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Fixing the Engine

I remember seeing a hateful comment from someone back in 2014 that went something like this:  Swim Bike Mom has this fast bike, but she’s so fat it’s not like it’s going to translate to any speed.

Yeah, okay. So that one stung.

But then I remember thinking:  Well, you’re a jackass, speed is still speed even on a fat person. 

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Sigh…. Deep down, however, I knew that pulling 19.4 MPH on a fifty-six mile bike course still wouldn’t make me any more “credible” in the eyes of the hatin’, bitter people.  They are always gonna have a negative cross to bear.  And frankly, I didn’t care what they thought.

But…  I did care about one thing:

I cared that at the start of each triathlon season for the last six years, I have felt like crap.

I have felt swollen, puffy, sluggish, and no matter how hard I had “tried” in the off-season, I had never come into the “on” season stronger than I left it.



I was determined to change that this year. 

I loooooove all my equipment and my fancy bike, and the truth of the matter is that even if you are feeling and looking and performing like crap… the fancy equipment will translate to some speed.  Some, yes.  So get whatever damn bike YOU want, people. 🙂


After racing arguably 5 of the last 7 years in the 1970’s Pinto that was my body and hoping my thighs didn’t catch ME on fire, I can tell you that it was hard.  I can tell you that it’s been wonderful and great to have accomplishments and set goals and MOVE my body–in whatever shape and size it was (and IS)— and I am PROUD of what I have accomplished in the body from 230 pounds and downward to where I am now.

I don’t regret a SECOND of the journey, or bemoan an ounce of weight I carried at this point. It all led me right here, right now.


I have learned that there are simpler ways of doing things… there are ways of working with my body, and not fighting against it.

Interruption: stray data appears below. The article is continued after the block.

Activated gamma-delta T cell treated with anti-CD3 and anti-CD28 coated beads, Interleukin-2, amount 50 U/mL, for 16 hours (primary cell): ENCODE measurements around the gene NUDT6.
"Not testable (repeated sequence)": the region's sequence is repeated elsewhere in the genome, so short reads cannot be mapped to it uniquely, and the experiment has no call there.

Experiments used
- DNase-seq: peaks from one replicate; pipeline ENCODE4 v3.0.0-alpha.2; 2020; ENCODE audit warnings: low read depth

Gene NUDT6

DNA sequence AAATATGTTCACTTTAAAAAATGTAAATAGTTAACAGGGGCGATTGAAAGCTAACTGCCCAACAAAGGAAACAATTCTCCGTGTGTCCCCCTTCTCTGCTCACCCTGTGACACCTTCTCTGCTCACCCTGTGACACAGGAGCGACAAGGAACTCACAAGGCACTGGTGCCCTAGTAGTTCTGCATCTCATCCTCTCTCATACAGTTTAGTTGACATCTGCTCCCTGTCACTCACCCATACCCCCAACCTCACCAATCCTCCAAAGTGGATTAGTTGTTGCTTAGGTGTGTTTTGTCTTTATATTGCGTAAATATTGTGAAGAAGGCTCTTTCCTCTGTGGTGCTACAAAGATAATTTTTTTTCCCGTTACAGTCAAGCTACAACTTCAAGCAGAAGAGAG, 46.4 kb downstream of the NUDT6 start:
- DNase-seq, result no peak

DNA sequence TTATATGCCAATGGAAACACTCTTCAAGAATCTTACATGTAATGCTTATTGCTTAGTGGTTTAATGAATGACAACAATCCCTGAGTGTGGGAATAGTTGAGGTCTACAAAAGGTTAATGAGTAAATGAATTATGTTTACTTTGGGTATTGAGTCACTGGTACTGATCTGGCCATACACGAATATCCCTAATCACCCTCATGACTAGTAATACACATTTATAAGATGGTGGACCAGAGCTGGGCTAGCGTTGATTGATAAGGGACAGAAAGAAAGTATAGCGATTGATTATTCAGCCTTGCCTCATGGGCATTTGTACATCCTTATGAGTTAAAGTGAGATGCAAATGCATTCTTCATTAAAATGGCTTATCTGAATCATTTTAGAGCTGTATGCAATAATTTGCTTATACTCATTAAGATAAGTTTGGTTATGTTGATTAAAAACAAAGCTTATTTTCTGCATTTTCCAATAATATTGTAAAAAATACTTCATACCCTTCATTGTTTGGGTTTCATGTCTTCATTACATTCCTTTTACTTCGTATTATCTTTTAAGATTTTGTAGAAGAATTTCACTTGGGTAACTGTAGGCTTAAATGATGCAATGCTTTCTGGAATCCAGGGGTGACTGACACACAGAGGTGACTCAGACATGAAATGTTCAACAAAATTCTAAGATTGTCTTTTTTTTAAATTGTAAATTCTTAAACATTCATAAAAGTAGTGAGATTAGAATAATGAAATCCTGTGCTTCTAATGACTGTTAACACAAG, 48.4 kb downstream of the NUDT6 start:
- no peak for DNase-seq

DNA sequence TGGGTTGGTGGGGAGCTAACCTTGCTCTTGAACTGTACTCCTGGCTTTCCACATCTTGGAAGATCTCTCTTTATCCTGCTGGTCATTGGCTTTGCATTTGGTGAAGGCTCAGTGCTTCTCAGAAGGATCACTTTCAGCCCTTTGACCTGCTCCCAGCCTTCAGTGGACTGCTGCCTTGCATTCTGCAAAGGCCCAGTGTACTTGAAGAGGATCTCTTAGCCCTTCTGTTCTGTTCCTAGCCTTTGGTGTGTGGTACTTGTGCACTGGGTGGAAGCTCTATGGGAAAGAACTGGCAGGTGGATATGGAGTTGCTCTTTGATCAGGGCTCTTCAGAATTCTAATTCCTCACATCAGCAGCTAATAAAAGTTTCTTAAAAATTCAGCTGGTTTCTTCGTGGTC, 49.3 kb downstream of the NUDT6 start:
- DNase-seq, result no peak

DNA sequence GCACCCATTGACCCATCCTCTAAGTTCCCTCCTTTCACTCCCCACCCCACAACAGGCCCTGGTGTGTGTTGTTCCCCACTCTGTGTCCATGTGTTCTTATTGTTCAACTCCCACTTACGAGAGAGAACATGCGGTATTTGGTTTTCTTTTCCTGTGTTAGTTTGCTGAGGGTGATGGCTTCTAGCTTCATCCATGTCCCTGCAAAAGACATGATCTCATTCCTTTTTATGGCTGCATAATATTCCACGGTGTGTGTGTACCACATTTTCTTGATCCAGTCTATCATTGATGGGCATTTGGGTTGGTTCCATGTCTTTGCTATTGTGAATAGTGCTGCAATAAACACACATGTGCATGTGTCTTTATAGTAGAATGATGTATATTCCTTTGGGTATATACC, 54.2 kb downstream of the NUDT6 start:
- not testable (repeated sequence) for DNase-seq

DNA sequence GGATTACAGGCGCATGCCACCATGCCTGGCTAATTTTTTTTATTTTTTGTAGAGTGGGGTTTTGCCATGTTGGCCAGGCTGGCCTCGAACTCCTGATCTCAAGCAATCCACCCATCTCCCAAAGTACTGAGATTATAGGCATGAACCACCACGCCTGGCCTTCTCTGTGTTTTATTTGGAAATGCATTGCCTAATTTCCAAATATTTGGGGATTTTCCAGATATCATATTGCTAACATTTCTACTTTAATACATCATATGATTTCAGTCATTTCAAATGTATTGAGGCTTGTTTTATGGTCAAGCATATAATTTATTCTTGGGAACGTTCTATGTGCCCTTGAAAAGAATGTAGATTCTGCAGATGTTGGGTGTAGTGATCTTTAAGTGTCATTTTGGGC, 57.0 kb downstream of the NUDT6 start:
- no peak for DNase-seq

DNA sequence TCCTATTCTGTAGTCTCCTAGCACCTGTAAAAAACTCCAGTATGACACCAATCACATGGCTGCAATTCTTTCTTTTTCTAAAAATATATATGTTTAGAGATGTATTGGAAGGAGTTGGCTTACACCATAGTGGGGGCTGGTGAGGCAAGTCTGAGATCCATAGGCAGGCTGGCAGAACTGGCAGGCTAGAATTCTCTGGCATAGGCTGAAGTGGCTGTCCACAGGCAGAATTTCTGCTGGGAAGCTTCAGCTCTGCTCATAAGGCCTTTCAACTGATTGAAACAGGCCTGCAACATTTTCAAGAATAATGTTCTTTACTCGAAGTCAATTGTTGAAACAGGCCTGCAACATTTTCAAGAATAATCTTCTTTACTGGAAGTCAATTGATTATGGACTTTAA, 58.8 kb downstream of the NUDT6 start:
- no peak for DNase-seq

I had the bike, but I fought with my body.
I had the wheels, but I fought with my body.

In other words, I had the theoretical appearance of shiny sports car, but I was still a Pinto inside (well, outside a bit too.)  So like a half-sports car, half Pinto, with a Pinto engine.

(I am sure someone is going to post about how a Pinto is a great engine. Whatever. Okay. Let’s not miss the point here.  Insert crappy car analogy here, if it’s bugging you).

In summary:

The best piece of equipment is our “engine”—that is, our body (and our mind) that we use to get us where we are going–whether in a race, in sport, or simply to the grocery store and kiddos’ sporting events.

I was reminded of that today as I took my bike out on Sunday for the first time in months.

As usual, I was timid for the first ride of the season. Yes, I knew that I had been working hard on my nutrition and strength and getting back in the saddle regularly on the trainer.

But each new season has, historically, been such a butt-kicker and downer… I went out for the ride with ZERO expectations.

The ride was amazing.


Getting my BODY and MIND straight has been the single best off-season “free speed.”

I rode this weekend with the lightest body weight since college… but more than that. I was stronger in body and in mind—and interestingly, just the way I felt trumped everything. And yes, the speed is there too.

So. What have I done over the off-season?

Three things that I have learned, and have implemented:

  1. I have fed my body
  2. I have fed my mind
  3. I have fed my soul

Okay FIVE things:  I have also been consistent and patient.

And diligent. Whoops. So it’s not just a few simple things. But yet, it is so simple, at the same time. Simple, however, doesn’t necessarily mean that a process is easy. But it’s still an amazing process.

If you are wanting some speed (or just a chance to grab a part of your life back), then taking care of yourself and your nutrition is the single best thing you could do for your speed, your engine.

I pushed the same watts on my ride this weekend that I pushed 2 weeks before IM Lake Placid—when I was training my tail off. And I did it on not nearly the riding miles under my belt. I felt faster. I felt light.

But I felt great, most of all.

Fix the engine! Train the engine. Be kind to yourself.  Be patient.

You got this.


Learn more about fueling for your training, your life and your health!


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